Katy Schimert

American, b. 1963

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Katy Schimert

American, b. 1963

Biography

Katy Schimert is interested in the intersections of the physical and the emotional. Her drawings, watercolors, and sculptures explore the interplay between the exterior and the interior, either by bringing the physical outside in—such as her wire and wood tree sculptures—or by depicting what is hidden inside mind or body on the surface. Inspired in part by Victorian horror novels, Schimert’s 2008 series of watercolors titled The Monster merged figuration and abstraction, evoking emotional torment. Painted primarily in a bleak palette of black, gray, and brown, the light application of color and vein-like lines reflected the fragility of the psychological states Schimert was portraying. The artist’s use of such traditionally friable sculptural materials as blown glass, cellophane, and porcelain also conveys the frailty of the mind and body.

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Career Highlights
Learn more about artist insights.
Group
Group show at a major institution
San Francisco Museum of Modern Art (SFMOMA), and 1 more
Institution
Collected by a major institution
Museum of Modern Art (MoMA)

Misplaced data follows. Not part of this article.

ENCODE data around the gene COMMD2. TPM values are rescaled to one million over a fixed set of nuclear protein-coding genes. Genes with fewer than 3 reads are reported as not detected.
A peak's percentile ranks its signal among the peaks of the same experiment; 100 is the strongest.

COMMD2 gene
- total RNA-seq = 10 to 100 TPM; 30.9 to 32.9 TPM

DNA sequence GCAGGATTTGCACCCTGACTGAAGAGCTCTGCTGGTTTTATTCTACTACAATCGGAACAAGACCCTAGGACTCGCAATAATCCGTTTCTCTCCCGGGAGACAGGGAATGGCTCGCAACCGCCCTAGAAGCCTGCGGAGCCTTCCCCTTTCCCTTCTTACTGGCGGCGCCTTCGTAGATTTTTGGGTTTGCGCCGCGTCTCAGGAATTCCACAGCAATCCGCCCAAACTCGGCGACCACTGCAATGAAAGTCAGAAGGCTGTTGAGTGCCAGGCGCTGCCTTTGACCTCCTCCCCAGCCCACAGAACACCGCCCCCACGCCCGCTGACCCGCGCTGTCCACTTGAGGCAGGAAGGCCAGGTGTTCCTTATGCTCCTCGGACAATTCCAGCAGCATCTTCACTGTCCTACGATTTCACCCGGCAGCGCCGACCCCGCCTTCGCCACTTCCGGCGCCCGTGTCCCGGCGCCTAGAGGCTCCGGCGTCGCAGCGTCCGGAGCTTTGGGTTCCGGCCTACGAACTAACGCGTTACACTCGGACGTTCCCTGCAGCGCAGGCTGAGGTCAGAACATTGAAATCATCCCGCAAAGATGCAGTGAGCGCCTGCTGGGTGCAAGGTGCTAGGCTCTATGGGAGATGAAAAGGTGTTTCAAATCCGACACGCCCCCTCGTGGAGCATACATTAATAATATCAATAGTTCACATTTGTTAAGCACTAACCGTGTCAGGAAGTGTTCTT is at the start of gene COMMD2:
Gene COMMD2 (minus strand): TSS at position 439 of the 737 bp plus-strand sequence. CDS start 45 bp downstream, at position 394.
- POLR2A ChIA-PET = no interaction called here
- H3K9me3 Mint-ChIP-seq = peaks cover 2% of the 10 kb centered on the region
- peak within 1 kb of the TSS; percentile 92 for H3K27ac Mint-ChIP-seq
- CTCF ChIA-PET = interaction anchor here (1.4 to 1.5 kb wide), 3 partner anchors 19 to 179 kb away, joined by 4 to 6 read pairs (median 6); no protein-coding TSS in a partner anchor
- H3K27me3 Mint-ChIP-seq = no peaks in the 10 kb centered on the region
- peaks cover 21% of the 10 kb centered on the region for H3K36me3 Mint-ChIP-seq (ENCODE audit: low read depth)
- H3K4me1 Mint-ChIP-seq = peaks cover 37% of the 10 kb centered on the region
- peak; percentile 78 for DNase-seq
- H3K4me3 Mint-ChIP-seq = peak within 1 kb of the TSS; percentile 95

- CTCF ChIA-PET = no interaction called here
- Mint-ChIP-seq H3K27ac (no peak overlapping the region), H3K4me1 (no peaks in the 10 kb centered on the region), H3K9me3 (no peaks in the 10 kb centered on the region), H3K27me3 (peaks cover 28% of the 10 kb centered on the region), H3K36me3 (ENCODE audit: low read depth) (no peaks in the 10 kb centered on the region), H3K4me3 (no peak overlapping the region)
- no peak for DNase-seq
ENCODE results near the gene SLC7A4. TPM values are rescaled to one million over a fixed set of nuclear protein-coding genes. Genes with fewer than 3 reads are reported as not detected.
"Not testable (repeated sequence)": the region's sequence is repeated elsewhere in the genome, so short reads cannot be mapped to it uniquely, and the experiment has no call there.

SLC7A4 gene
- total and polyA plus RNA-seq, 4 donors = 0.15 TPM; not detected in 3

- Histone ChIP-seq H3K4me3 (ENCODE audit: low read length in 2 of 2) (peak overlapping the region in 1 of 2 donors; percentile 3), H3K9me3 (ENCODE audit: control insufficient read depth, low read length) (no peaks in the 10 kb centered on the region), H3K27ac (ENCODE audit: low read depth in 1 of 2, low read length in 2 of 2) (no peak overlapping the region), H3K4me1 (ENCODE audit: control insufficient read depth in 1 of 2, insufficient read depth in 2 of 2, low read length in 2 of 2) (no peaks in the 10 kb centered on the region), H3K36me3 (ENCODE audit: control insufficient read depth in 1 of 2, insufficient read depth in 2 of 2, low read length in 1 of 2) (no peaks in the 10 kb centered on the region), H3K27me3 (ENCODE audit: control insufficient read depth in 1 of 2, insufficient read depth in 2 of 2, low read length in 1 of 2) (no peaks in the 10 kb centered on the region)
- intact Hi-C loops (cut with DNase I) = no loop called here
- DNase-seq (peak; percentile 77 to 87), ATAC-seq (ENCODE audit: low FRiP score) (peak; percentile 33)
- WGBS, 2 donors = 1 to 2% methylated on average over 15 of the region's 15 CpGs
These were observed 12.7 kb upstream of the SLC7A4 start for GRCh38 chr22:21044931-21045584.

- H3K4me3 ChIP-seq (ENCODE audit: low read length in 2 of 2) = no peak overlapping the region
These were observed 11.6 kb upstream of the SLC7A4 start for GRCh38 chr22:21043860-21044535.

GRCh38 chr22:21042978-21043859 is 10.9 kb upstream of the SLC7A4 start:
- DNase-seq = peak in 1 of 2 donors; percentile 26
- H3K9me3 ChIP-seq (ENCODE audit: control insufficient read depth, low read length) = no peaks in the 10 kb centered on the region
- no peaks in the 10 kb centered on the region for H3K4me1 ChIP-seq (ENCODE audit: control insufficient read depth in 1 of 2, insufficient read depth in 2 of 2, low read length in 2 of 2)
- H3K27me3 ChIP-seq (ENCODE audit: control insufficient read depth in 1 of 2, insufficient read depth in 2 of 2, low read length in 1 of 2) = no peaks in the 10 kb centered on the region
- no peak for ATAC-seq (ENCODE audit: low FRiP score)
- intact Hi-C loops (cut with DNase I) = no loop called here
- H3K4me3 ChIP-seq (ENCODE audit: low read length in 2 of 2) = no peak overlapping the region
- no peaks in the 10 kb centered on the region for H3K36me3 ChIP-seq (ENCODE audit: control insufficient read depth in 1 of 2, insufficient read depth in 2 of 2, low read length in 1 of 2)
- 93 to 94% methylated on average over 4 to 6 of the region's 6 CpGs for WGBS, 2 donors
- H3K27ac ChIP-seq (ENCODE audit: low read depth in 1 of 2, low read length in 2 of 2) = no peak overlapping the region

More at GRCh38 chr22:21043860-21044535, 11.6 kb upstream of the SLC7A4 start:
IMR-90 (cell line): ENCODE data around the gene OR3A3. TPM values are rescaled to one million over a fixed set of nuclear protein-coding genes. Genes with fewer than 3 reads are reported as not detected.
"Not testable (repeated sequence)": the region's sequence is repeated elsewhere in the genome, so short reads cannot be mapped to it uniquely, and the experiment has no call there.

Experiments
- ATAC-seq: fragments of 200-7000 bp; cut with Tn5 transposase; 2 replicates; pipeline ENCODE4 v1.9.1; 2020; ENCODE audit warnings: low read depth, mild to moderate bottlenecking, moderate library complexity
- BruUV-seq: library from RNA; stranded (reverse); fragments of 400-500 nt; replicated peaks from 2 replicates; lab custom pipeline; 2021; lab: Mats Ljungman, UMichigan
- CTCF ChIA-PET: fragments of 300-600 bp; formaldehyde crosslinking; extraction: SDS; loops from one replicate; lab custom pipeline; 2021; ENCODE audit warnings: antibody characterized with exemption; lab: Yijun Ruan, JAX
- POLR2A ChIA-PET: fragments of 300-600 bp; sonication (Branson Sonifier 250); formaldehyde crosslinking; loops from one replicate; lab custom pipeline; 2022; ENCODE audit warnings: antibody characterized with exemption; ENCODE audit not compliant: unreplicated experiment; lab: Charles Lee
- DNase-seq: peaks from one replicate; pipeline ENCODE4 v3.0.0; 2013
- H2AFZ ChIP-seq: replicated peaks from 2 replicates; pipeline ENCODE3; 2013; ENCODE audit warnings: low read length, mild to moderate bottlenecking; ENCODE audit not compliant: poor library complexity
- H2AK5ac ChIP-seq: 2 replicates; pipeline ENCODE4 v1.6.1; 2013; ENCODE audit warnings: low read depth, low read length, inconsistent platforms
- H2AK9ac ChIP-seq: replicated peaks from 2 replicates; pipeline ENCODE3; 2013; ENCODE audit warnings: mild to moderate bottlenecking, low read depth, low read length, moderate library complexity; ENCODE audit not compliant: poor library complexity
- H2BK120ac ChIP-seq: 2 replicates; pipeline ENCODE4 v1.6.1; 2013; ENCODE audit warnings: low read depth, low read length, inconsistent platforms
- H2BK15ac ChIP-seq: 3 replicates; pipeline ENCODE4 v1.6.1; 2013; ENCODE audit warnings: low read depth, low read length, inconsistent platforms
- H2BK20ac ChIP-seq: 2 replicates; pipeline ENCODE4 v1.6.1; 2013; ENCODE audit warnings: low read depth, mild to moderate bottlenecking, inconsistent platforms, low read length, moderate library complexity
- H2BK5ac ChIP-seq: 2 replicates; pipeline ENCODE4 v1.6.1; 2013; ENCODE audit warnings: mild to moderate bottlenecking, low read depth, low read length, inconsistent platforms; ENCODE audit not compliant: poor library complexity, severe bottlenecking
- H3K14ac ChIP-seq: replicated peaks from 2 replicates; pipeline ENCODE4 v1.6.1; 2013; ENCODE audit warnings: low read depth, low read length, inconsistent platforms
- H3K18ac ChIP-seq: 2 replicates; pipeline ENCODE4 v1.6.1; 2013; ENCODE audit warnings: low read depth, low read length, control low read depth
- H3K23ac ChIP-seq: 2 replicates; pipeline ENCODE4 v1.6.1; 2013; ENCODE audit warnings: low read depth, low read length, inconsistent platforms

Publication
Reviewed by a major art publication
Artforum, and 1 more
Fair
Included in a major biennial
Whitney Biennial
Biography

Katy Schimert is interested in the intersections of the physical and the emotional. Her drawings, watercolors, and sculptures explore the interplay between the exterior and the interior, either by bringing the physical outside in—such as her wire and wood tree sculptures—or by depicting what is hidden inside mind or body on the surface. Inspired in part by Victorian horror novels, Schimert’s 2008 series of watercolors titled The Monster merged figuration and abstraction, evoking emotional torment. Painted primarily in a bleak palette of black, gray, and brown, the light application of color and vein-like lines reflected the fragility of the psychological states Schimert was portraying. The artist’s use of such traditionally friable sculptural materials as blown glass, cellophane, and porcelain also conveys the frailty of the mind and body.

Career Highlights
Learn more about artist insights.
Group
Group show at a major institution
San Francisco Museum of Modern Art (SFMOMA), and 1 more
Institution
Collected by a major institution
Museum of Modern Art (MoMA)
Publication
Reviewed by a major art publication
Artforum, and 1 more
Fair
Included in a major biennial
Whitney Biennial